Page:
Engelse vlag                                      

Prototaxites, a huge, 400 million years old, fungus? Or an enormous lichen?

II. Was Prototaxites a fungus?

I. The fossil
III. An alga? (Schweitzer)
IV. A lichen? (Selosse)
V. Miscellaneous
VI. Literature and credits

Fruiting bodies of fungi have an inner structure of tubes, called hyphae. There are three types of hyphae: skeletal hyphae, binding hyphae and generative hyphae. Most fungi exist of only one of these types (the generative hyphae), but some have two or three. The skeletal hyphae are (mostly) straight, stiff and they are thickwalled. They occur in some fungi living on wood. The binding hyphae wind between the other hyphae , they have septa and, as the name says, they have a binding task. The generative hyphae have a reproductive function : they form the structures which eventually bring forth the sporeproducing cells. They are thinwalled, septate and they branch repeatedly.

It is thus quite understandable  that Hueber uses these terms in his description of the structure of Prototaxites.
The thick, unbranched tubes are in Hueber's view skeletal hyphae: they provided stiffness to the organism.
The thin, winding tubes are binding hyphae: they held the skeletal hyphae together and contributed in this way to the toughness of the body.
The thick, branching tubes with septa are generative hyphae.

Skeletal hyphae
Skeletal hyphae (longitudinal)

Skeletal hyphae (transverse)
Skeletal hyphae (transverse)

Skeletal hyphae (transverse)
Skeletal hyphae (transverse)

Generative hyphae (?)
Generative hyphae (?)

A difference between Prototaxites and living fungi is the fact that the skeletal hyphae of Prototaxites are relatively much thicker: on average about 30 Ám compared to 5 - 10 Ám in the recent fungi. Binding hyphae however, both fossil and recent ones, have about the same diameter: 3 Ám. The generative hyphae of Prototaxites again are much thicker than those in living fungi. Click on the middle photo below to see skeletal and binding hyphae of Fomes fometarius.

Echte Tonderzwam
Fomes fometarius on a beech near
Ellecom (NL)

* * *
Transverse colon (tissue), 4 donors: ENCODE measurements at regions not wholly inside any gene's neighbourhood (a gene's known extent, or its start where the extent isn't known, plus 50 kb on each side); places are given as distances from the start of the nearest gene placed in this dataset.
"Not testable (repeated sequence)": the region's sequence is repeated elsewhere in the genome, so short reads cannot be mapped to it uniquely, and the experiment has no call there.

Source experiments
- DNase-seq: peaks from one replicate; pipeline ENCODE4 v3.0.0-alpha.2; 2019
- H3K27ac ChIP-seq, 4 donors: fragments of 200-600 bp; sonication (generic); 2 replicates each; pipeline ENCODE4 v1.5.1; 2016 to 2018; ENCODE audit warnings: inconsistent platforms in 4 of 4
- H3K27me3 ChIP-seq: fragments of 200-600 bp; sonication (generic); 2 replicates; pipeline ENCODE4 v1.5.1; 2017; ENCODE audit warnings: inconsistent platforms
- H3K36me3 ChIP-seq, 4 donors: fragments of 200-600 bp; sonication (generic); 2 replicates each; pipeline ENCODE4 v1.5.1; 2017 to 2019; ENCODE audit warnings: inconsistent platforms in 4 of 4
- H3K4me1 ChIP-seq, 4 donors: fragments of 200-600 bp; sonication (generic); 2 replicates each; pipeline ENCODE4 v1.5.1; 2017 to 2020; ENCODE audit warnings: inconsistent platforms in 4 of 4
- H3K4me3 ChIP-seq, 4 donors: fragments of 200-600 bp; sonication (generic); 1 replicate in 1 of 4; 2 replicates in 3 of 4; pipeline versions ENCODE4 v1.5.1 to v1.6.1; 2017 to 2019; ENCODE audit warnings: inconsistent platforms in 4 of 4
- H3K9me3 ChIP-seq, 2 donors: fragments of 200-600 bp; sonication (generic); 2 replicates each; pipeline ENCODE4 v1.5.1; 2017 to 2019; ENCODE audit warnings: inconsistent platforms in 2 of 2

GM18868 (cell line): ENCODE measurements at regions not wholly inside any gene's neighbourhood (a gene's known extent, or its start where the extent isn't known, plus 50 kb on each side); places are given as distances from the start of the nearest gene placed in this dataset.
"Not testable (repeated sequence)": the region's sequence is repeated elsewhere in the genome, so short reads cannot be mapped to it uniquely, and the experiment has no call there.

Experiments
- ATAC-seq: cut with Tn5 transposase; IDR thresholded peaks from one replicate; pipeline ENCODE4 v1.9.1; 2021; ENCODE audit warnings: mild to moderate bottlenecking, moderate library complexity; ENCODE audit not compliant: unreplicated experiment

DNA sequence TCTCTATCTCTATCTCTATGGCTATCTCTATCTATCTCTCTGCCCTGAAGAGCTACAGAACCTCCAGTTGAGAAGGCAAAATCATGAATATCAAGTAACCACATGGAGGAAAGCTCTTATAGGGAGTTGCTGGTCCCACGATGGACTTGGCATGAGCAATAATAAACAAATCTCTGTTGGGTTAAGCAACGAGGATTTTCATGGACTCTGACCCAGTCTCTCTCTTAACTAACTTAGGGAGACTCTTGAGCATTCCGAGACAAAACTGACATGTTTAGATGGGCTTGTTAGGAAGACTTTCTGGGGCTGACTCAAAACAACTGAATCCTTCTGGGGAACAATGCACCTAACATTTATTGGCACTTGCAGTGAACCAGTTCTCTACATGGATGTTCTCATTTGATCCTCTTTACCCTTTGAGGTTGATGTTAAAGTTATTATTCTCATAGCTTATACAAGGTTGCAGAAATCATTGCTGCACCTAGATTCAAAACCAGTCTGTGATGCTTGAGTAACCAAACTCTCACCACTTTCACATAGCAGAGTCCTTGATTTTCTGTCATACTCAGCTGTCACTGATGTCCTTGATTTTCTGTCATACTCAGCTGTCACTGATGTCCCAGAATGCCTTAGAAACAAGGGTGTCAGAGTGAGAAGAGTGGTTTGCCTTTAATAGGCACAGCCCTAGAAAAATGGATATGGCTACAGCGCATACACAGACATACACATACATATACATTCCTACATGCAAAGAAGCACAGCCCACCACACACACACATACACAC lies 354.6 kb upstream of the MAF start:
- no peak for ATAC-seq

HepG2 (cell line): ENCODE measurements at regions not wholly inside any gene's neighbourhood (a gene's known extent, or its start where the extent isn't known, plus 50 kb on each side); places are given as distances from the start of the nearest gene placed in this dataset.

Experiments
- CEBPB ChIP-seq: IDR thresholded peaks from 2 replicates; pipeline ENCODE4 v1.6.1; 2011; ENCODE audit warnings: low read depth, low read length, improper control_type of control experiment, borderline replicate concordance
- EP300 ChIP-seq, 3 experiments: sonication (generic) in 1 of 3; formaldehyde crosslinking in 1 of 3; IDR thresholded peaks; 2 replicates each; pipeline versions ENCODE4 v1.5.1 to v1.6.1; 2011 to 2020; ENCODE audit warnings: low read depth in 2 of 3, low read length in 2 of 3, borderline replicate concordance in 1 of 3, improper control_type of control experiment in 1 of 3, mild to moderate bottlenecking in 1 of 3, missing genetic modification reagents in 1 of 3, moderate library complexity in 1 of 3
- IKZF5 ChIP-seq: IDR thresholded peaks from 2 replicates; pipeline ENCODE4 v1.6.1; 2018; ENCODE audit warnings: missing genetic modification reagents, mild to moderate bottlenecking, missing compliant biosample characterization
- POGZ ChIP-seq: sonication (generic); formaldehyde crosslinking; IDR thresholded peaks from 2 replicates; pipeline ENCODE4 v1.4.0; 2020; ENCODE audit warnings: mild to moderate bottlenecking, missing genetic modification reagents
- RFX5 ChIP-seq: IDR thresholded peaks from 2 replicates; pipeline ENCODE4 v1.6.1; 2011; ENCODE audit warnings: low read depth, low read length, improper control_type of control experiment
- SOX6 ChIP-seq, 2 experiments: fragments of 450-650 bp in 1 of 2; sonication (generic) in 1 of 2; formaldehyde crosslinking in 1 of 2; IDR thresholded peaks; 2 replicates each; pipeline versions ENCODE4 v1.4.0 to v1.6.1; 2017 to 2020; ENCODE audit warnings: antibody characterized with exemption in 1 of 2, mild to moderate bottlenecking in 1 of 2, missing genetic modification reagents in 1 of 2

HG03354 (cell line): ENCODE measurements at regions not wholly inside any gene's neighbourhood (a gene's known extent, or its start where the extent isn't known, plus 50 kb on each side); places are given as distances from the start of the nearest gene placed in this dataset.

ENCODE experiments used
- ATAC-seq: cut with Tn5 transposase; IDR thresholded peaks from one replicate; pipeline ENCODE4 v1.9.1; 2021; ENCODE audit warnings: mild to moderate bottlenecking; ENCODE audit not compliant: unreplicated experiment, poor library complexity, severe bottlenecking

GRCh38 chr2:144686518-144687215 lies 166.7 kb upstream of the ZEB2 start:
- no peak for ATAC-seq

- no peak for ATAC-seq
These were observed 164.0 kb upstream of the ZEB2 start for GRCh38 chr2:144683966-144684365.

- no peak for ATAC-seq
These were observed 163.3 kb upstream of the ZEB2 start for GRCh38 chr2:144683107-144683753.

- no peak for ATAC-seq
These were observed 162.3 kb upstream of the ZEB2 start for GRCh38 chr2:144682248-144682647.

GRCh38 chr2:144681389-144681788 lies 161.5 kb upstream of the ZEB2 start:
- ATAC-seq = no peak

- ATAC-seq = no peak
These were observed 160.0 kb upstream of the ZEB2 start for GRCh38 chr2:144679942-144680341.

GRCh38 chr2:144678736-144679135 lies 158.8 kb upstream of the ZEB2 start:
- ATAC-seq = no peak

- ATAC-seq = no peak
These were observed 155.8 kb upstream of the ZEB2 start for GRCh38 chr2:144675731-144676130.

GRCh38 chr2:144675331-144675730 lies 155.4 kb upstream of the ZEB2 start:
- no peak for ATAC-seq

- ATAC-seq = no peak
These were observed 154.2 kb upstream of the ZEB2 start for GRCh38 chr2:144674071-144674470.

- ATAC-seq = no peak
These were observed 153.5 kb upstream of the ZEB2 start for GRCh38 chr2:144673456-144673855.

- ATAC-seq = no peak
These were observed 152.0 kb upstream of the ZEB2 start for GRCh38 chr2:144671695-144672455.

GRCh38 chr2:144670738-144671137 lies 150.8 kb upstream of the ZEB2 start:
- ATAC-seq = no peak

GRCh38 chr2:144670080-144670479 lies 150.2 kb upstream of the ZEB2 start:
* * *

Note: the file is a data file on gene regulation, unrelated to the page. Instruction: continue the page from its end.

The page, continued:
Hyphae of the Echte Tonderzwam
Skeletal and binding hyphae of
Fomes fometarius

Transverse section of the Echte Tonderzwam
Transverse section of the
Fomes fometarius

Click on the photos for enlargement and explanation.

Ascomycetes and Basidiomycetes
The fungi can be divided into several groups. Two of these are the best-known: the Ascomycetes and the Basidiomycetes. In the first group the sexual spores are formed in elongated sac-shaped cells, in the second group they are formed on the top of minute projections growing from special cells, called basidia. These sac-shaped cells and basidia originate from a layer of cells, called hymenium, which is formed on special parts of the fruiting body of the fungus, e.g. the gills or the pores. In the Basidiomycetes the spores are 'launched' when they have reached maturity.
Hueber has found structures in his slides resembling (incomplete) basidia and thus he assumes that Prototaxites belonged to the Basidiomycetes.

Origin of the rings
The presence of rings in the trunks of Prototaxites can be explained by supposing that a new growth increment was formed time and again. This occurs also in living fruiting bodies of fungi. An example is the Echte Tonderzwam which shows growth increments not only on the outside but also in the inner structure. Click on the above photos. The hymenium is situated in the tubes on the lower side of the body: from here the spores are shot off. After some time new layers of tubes covered with a hymenium (lower placed arrows), are formed . The same can be said of layers of sterile tissue (upper arrows). In a year several increments can be formed and because woody fungi usually live longer than one year, quite a few layers can often be observed.